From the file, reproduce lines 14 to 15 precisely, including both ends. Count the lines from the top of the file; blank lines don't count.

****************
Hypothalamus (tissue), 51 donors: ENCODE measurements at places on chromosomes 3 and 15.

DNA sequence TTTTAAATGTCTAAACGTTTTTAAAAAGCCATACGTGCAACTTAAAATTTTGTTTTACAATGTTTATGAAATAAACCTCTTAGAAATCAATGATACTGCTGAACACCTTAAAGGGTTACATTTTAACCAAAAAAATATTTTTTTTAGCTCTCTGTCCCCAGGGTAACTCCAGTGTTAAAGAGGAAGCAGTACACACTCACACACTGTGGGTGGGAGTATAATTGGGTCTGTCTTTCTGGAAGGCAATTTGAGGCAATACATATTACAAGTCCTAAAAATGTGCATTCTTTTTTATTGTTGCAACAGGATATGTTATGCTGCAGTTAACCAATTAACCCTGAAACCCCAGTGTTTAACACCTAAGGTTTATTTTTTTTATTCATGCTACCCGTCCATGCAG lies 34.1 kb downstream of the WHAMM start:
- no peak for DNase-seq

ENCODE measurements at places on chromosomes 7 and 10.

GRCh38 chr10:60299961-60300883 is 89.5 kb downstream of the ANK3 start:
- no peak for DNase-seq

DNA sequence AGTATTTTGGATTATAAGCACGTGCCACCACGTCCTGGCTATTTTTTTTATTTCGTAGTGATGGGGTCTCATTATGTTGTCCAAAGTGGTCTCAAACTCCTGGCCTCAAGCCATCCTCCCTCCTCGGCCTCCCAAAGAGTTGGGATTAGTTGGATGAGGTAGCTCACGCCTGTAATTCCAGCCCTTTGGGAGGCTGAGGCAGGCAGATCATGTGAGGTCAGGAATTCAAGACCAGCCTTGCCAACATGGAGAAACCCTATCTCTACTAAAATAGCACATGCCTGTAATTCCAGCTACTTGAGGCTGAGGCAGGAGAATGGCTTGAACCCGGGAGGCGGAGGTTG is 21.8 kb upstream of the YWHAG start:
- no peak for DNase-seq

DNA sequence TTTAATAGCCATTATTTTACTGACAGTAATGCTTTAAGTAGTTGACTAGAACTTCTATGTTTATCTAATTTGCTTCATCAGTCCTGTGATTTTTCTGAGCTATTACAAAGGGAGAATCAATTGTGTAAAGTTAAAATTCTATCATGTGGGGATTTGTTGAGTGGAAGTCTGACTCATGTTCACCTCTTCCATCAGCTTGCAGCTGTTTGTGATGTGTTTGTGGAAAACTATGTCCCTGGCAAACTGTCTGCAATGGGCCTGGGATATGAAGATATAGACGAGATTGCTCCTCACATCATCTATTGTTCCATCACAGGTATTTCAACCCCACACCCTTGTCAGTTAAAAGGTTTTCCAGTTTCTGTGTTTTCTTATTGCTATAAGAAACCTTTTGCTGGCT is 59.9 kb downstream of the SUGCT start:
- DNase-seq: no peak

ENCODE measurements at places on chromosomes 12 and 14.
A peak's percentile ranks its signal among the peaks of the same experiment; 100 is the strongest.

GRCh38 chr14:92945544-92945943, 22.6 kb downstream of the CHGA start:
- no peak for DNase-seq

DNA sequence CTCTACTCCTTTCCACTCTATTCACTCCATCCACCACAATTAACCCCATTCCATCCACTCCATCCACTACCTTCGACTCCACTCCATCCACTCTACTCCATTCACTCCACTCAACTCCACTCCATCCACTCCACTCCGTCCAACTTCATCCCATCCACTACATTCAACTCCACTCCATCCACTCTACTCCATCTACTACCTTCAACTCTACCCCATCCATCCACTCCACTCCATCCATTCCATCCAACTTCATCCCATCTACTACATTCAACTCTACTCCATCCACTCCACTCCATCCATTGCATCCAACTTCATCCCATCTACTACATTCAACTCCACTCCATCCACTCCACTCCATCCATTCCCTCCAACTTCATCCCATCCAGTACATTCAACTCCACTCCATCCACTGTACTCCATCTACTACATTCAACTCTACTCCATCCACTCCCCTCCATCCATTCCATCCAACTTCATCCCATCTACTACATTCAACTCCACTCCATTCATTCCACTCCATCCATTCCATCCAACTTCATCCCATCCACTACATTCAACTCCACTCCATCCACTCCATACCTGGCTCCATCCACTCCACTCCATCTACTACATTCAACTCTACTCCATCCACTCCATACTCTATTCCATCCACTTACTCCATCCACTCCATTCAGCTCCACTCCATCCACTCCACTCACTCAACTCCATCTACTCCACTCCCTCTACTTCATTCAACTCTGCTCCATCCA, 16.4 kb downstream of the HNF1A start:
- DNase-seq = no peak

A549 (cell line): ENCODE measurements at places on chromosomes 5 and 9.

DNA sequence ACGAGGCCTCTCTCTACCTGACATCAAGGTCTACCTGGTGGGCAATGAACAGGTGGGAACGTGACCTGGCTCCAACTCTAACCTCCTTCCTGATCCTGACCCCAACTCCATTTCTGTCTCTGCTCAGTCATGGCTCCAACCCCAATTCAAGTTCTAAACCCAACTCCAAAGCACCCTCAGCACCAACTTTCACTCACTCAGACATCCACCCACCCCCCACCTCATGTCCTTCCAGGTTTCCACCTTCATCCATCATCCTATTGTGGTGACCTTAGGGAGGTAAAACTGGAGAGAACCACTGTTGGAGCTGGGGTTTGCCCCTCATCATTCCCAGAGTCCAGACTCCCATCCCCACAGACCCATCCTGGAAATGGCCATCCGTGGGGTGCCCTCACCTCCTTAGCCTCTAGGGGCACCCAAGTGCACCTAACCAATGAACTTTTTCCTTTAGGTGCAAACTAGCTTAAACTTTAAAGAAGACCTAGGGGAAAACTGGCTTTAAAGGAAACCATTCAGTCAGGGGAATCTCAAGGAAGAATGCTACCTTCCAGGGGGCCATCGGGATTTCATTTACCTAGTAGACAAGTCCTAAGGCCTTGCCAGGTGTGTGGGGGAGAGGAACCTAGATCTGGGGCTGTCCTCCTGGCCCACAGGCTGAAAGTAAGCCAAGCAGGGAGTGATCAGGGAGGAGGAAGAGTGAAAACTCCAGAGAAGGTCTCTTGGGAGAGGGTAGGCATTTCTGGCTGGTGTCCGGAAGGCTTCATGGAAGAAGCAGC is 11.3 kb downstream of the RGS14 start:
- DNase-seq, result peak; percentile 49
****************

- no peak for DNase-seq

DNA sequence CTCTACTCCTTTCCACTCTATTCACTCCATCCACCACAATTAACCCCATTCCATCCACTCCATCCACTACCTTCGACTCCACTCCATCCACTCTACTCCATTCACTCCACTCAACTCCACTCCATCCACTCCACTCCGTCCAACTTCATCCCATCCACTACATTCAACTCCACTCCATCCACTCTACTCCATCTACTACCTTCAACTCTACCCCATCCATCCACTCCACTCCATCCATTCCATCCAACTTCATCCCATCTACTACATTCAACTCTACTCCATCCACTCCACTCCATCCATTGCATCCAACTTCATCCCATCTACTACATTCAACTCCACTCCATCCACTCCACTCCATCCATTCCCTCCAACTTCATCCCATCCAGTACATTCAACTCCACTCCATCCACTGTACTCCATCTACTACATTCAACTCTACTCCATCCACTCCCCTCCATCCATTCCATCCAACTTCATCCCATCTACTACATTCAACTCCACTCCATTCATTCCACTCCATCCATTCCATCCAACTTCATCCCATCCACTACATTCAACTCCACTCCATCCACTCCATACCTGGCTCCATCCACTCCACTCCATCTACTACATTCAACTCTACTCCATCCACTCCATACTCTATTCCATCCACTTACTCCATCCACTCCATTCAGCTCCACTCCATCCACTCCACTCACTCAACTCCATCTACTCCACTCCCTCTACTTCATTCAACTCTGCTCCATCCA, 16.4 kb downstream of the HNF1A start: